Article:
BAREFOOT IN L.A.

I have a lot of teacher friends. People who’ve devoted the bulk of their lives to teaching, guiding, and most importantly, loving and caring for, young people. Right now many of these friends are extremely exhausted. These are primary, middle and high school teachers who are coming down to the wire, wrapping up another school year, letting go of their little lambs, sending them down the hall or out into the world. And in the coming days these teachers will get a little break from the classroom, recharge their batteries and tend to the care and feeding of their own education.

 This is what it looks like on the last day of school, waiting for the bell to ring. 

This is what it looks like on the last day of school, waiting for the bell to ring. 

 I also have other teacher friends who won’t be taking any breaks. These are largely daycare workers, many of whom will face longer days as the sun spends more time in the sky. These year-round caregivers (and, YES, educators) routinely make-do with less: less money, less respect, less vacation, less nap time. I’ve worked as both public school teacher and daycare worker. These jobs are not as different as one might think.

But teacher or daycare worker, both are on the brink of a new day. The floodgates will open. School’s out. Let the high holy days of summer begin!

 

Even as a child, the only thing I loved more than going to school was NOT going to school.  I’ve always treasured the alternative education that summer provides. A different kind of learning; less structured, more self-directed. There was more creativity and play, more risk-taking, more boredom, and more time. So as an educator I was always out of step with the constant pressure to make summer shorter and the school year longer. I understand the concern over summer learning loss (AKA the “summer slide”) and the detrimental effect this especially has on children from low-income families. But I think that there are other ways to meet the needs of students without tacking on more school days and longer school hours. The negative side of a long summer is easily measured. The positive side, on the other hand, is immeasurable and seldom acknowledged.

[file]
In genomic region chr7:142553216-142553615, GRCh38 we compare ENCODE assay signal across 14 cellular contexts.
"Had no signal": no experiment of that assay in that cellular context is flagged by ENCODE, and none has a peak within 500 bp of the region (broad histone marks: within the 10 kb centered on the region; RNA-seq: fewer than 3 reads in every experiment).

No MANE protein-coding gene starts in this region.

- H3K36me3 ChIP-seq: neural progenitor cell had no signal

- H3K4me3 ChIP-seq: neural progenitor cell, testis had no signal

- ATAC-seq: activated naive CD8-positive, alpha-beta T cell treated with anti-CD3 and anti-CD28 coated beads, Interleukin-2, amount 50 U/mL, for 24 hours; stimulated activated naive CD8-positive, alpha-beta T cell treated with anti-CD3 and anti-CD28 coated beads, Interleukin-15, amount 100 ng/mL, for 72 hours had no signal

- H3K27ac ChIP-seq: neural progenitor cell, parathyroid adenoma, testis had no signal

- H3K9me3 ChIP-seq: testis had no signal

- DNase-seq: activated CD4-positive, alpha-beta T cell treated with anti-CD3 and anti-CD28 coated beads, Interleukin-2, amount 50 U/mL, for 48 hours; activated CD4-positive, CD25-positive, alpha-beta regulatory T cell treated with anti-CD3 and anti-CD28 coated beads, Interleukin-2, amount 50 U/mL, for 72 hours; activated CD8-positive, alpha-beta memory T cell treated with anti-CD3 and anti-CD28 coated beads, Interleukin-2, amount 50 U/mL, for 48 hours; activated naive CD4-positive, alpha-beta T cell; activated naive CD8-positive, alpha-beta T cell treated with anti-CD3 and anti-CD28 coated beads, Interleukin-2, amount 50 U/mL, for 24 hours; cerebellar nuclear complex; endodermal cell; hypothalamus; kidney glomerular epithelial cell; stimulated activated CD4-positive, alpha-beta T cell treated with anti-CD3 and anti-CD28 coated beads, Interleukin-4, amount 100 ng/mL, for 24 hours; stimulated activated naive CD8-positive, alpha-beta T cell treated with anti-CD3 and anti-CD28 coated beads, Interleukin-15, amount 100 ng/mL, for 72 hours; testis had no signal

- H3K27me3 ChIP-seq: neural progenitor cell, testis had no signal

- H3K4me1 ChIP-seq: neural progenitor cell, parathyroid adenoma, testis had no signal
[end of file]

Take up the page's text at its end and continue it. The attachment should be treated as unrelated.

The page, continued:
So summer, for me, has always been sacred ground. The song Barefoot in L.A. is my homage to the golden days of June, July and August. I lament the fact that kids don’t get to run as freely as they used to. But as adults we can do a lot more toward providing safe environments where kids can sow their wild oats. It starts with valuing play.

I’ve posted Barefoot in L.A. in the past on my YouTube channel. It was one of my first attempts at playing with music video. The music on the video is a home demo that I put together myself. The song download is a completely different version. It features the low-strung violin stylings of Tom Prasada Rao. Such a cool sound. Sometimes it almost sounds like an oboe to my ears. Drum master Jagoda is laying down the rhythm, and I'm frailing on the uke. 

As I write this from my Singapore hideaway, Sabrina is back in California for a taste of the first days of summer. And though it’s always summery hot here, it’s not quite the same. I’m looking forward to going home in August, when my summer will begin in earnest. Until then, I hope we all enjoy and appreciate this wonderful time of year. Now go outside and play~